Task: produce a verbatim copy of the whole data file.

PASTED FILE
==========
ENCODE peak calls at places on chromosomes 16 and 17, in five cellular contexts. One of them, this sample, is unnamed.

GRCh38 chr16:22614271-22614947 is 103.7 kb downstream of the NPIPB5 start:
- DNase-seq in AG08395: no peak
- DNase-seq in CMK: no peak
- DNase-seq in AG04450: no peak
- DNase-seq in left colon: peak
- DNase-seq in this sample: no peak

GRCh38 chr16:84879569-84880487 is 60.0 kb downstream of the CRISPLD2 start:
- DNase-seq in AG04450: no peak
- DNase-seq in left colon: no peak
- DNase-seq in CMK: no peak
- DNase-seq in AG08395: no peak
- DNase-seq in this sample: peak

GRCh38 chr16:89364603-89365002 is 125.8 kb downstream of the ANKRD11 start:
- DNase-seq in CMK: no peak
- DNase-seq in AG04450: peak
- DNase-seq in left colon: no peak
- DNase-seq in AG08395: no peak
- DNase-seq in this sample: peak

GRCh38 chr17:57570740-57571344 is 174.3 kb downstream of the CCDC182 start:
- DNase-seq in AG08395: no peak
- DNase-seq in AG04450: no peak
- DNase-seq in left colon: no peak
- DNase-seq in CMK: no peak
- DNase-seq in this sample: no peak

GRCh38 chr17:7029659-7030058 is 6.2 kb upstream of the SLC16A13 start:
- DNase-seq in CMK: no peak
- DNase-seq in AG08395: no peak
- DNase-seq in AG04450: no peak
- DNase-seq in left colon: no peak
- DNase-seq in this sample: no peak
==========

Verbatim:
ENCODE peak calls at places on chromosomes 16 and 17, in five cellular contexts. One of them, this sample, is unnamed.

GRCh38 chr16:22614271-22614947 is 103.7 kb downstream of the NPIPB5 start:
- DNase-seq in AG08395: no peak
- DNase-seq in CMK: no peak
- DNase-seq in AG04450: no peak
- DNase-seq in left colon: peak
- DNase-seq in this sample: no peak

GRCh38 chr16:84879569-84880487 is 60.0 kb downstream of the CRISPLD2 start:
- DNase-seq in AG04450: no peak
- DNase-seq in left colon: no peak
- DNase-seq in CMK: no peak
- DNase-seq in AG08395: no peak
- DNase-seq in this sample: peak

GRCh38 chr16:89364603-89365002 is 125.8 kb downstream of the ANKRD11 start:
- DNase-seq in CMK: no peak
- DNase-seq in AG04450: peak
- DNase-seq in left colon: no peak
- DNase-seq in AG08395: no peak
- DNase-seq in this sample: peak

GRCh38 chr17:57570740-57571344 is 174.3 kb downstream of the CCDC182 start:
- DNase-seq in AG08395: no peak
- DNase-seq in AG04450: no peak
- DNase-seq in left colon: no peak
- DNase-seq in CMK: no peak
- DNase-seq in this sample: no peak

GRCh38 chr17:7029659-7030058 is 6.2 kb upstream of the SLC16A13 start:
- DNase-seq in CMK: no peak
- DNase-seq in AG08395: no peak
- DNase-seq in AG04450: no peak
- DNase-seq in left colon: no peak
- DNase-seq in this sample: no peak